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    How to Choose a Weight Belt

    August 04, 2016 2 min read

    How to Choose a Weight Belt

    Adreno’s Kahlee guides you through how to chose a weight belt.

    Weight belts are an essential accessory for freediving, they help you get the depth and distance you need when diving. Weight belts range from around $15 for your basic entry level weight belt, to $50 for the higher quality belts. So we’re going to go through the similarities and differences of these belts.

    Quick Release Buckle

    The one common feature of all weight belts is a quick release buckle. This is a really important feature for anything you have on your body that is weighing you down.

    Quick release buckles mean if you need get to the surface in a hurry you can just flick this open and the weight belt will just fall from your body, so all weight belts are required to have this function.

    The Two Different Types of Buckles

    There's a clasp style and then there's the buckle style, which is more like the type of buckle you'd wear on a traditional belt with a pair of jeans.

    Evaluating Weight Belts

    In terms of quality range, you start with an entry level webbed weight belt with plastic buckle and move up to a rubber buckle with a stainless steel clasp. As you’d expect price increases with quality.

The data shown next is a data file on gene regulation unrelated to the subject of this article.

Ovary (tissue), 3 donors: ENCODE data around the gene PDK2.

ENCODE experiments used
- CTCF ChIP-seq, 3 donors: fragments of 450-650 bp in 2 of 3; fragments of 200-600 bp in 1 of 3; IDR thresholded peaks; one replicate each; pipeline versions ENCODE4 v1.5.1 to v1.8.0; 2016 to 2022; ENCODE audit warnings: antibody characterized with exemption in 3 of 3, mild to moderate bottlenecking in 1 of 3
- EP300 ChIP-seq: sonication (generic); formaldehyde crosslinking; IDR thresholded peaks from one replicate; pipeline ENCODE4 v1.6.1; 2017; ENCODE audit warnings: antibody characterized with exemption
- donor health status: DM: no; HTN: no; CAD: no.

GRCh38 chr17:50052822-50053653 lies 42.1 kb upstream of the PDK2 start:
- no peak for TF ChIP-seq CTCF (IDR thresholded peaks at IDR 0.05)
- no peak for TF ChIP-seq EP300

Webbed Weight Belt with Plastic Clasp


    • Cheap.
    • Less durable.
    • With webbed weight belts the weights can slide around and very easily move along the belt.
    Webbed Weight Belt with Stainless Steel Clasp


    • Buckle is more durable and secure.
    • Stainless steel buckles are smoother and easier to unclip.
    • Again with the webbed design the weights are prone to moving around a lot.
    Rubber Weight Belts

    The rubber weight belts come with both clasps and buckles, some people prefer the clasp as it can be tightened to exact size.


    • The preferred weight belt amongst divers, as the weights don't move around when you dive.
    • More expensive.
    • Most weight belts come in "one size fits all" which makes them very long and normally results in a bit of overhang, leaving you with a not so adorable tail.
    • This tail can be cut off, but you should be mindful not to chop it to close to the fit as you may need some extra room if you're wearing a thicker wetsuit or bulky equipment.
    • Weight belt keeper: a weight belt keeper can come in handy if you're using a webbed weight belt. It sits in between the weights and keeps them in place.
    • D-ring: a really useful addition to any weight belt. It’s an accessory with a D-shaped steel loop that clips onto your belt and allows you to hang things off it.
    • Shark clip: a heavy duty general rigging clip that you can hang your camera, torch etc. off.
    • Pocket: a favourite accessory amongst most divers the fabric pocket attaches to your weight belt and can be used to store things such as shells, krill or cameras.
    • No matter what you decide to go for in the end, just make sure that you feel comfortable and secure so you can make the most of your dive.